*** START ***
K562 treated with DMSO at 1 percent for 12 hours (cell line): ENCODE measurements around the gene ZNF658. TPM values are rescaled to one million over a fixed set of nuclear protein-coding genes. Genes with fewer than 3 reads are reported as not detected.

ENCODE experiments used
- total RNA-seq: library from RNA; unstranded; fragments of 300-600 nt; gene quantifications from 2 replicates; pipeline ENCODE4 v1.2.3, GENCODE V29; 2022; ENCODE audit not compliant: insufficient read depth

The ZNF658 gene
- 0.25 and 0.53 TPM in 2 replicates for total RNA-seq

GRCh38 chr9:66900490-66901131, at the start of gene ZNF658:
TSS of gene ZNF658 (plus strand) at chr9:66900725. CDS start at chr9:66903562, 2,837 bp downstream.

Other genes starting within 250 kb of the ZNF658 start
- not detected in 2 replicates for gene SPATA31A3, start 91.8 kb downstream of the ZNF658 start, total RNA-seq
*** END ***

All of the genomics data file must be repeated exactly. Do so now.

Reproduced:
K562 treated with DMSO at 1 percent for 12 hours (cell line): ENCODE measurements around the gene ZNF658. TPM values are rescaled to one million over a fixed set of nuclear protein-coding genes. Genes with fewer than 3 reads are reported as not detected.

ENCODE experiments used
- total RNA-seq: library from RNA; unstranded; fragments of 300-600 nt; gene quantifications from 2 replicates; pipeline ENCODE4 v1.2.3, GENCODE V29; 2022; ENCODE audit not compliant: insufficient read depth

The ZNF658 gene
- 0.25 and 0.53 TPM in 2 replicates for total RNA-seq

GRCh38 chr9:66900490-66901131, at the start of gene ZNF658:
TSS of gene ZNF658 (plus strand) at chr9:66900725. CDS start at chr9:66903562, 2,837 bp downstream.

Other genes starting within 250 kb of the ZNF658 start
- not detected in 2 replicates for gene SPATA31A3, start 91.8 kb downstream of the ZNF658 start, total RNA-seq